MTV NEWS: When I spoke to you a while back, before "The Walking Dead" premiered, you said that doing the television series gave you a chance to go back and improve on some of the stories you told in the early issues. Now that the first season is behind us, what were some of the story points that benefited the most from the adaptation process?
ROBERT KIRKMAN: First off, let me say that the comic is great. But there's all kinds of extra emotional stuff they added in the show. The moment between Andrea and Amy, when she's turning into a zombie and Andrea has to shoot her — that's very quick in the comic book. It's there, but it's not given the gravitas it was given in the show.
Stuff like that, where they make things seem so important, and you really get a better emotional punch out of it, I could've done that in the comic if I thought about it, but I just didn't pull it off as well as they did in the show.
It's a great feeling, though. I'm happy with the comic and have no regrets, but it's nice to know the adaptation is firing on all cylinders. I love when it impresses me — when I'm watching it and think, "Oh, that was really cool." There's a lot of stuff like that.
MTV: There have been a few new characters introduced in the television series that weren't in the comic, but the one everyone's talking about is Norman Reedus' character, Daryl Dixon. There's talk that he's your favorite of the new additions... is that the case?
KIRKMAN: I wouldn't say that, but the thing is, all of the [comic book] characters kind of bore me, because I've been with them for so long. I like everything the actors are doing with the characters, and they're not giving boring performances, but Daryl Dixon is entirely new to me. That guy is cool and unexpected and throws a lot of new things into the mix of the ensemble.
I think because of that, he brings so much new stuff to the show, and that excites me. ... Steven Yeun does a great job, and he's a perfect Glenn and does all kinds of awesome stuff, but I've known Glenn for 10 years. I know all about Glenn.
MTV: Any more brand new characters on the way for the series, or will it just be comic characters joining the cast in Season Two?
KIRKMAN: There will definitely be new characters in the second season. There are definitely people from the comic that haven't appeared yet that will be appearing for the first time in the second season, and as far as new characters that haven't appeared in the comic, we'll be seeing some of them, too.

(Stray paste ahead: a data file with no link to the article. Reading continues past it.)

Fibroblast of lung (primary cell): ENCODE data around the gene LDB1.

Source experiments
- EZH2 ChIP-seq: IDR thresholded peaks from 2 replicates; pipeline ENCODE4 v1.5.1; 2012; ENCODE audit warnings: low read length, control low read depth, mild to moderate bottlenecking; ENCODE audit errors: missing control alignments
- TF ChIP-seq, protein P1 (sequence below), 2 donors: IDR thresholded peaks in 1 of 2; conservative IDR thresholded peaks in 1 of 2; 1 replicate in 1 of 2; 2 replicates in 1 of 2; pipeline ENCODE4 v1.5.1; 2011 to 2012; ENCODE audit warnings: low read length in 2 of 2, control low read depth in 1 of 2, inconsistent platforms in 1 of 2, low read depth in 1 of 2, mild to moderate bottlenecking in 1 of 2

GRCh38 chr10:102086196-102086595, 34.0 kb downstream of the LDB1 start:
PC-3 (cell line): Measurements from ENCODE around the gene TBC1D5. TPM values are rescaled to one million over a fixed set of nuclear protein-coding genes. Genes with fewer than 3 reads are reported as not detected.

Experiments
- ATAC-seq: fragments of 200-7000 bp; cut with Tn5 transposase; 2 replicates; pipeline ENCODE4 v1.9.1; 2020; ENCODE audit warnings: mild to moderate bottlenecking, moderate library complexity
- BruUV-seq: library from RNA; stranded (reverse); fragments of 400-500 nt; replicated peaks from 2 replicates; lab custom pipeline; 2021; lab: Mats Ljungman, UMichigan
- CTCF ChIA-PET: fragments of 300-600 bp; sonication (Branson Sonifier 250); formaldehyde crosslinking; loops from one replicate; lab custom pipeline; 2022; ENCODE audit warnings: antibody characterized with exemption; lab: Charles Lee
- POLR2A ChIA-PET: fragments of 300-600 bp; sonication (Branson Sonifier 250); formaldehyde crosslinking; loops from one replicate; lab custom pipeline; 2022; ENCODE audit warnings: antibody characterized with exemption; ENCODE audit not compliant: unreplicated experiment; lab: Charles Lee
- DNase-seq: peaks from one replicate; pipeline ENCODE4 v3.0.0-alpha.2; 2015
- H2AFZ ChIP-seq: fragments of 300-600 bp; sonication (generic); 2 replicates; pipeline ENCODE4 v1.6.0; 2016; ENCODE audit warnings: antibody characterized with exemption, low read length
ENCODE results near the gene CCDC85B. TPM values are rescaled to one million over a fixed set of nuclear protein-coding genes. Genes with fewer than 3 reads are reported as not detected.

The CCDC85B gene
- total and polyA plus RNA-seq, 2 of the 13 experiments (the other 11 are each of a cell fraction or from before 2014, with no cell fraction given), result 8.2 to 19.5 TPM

MTV: The first season's final story arc in the Center for Disease Control took a lot of comic fans by surprise, as it was such a big divergence from the source material. Why was the CDC arc the right place to end the first season? Where did that arc come from?
KIRKMAN: That all came from Frank Darabont. He was talking to me about it very early on. He thought it was a very natural extension of what was going on in the story, because the CDC is based in Atlanta, and he thought it would make sense to go there. He thought it would be a cool way to end the season — to turn the show on its head and go, "Okay, you've seen people in the woods being miserable, now let's change it up."
I think it worked really well, because you get a lot of character moments out of that. You saw a different side of Rick, which I think is very important because he let his guard down and relaxed for a minute. Because of that especially, I thought it was the perfect way to end the season. It twisted things and turned things around, and by the end of the episode, they're back on the RV and back on the road. We see it getting back to where the comic book was, but I thought it was a great departure.
MTV: What about Jon Bernthal and Shane? Was there a decision made early on to spend more time with that character than you did in the comic? It feels like everyone is waiting for the plot point we know is coming...
KIRKMAN: I will say that some of that came from the fact that we had a six-episode first season. It didn't feel right to get through Shane's story in six episodes and wrap it up. Jon Bernthal is doing such an amazing job with the character that we don't really want to get rid of Shane any time soon. The guy could live forever.
I will say this: I get no small amount of delight from making jokes about killing that guy every time I'm doing a convention or panel with Jon Bernthal. That guy loves being on this show, and I go a little overboard. I'm expecting him to deck me at some point. We'll be on a panel and I'll go, "Keep on lipping off, buddy — we'll be getting rid of you soon!" He's a good sport about it, but I want to keep Shane around to keep bugging Jon Bernthal.
MTV: And is it safe to say we haven't seen the last of Merle Dixon?
KIRKMAN: We have definitely not seen the last of Merle. I can confirm that.
MTV: So where are things at with Season Two? do you have a start date for filming yet?
KIRKMAN: As we speak now, I'm in Los Angeles, pulling into the parking lot of the writers room. We've been hard at work on the season for weeks at this point. I know the start date for filming, but I don't think I can divulge it. I can say we're full-speed ahead and the second season will be underway soon and I couldn't be more excited.
MTV: What about casting? I know you can't divulge any names, but have you started looking at actors for Michonne, Tyrese, Hershel or any of the otehr characters bound to show in the second season?
KIRKMAN: It's not confirmed yet, but I'll give you an exclusive on this: I'm pulling for Ed O'Neill to play Michonne.
MTV: I'm not sure how fans would react to that... I don't think it would work out.
KIRKMAN: [Laughs] I don't know if it would work out, either. I just want to meet that guy. I'm an executive producer, and I'm drunk with power! [Laughs]Update: 'The Walking Dead' Cast Reveal Their Favorite Moments From Season 1: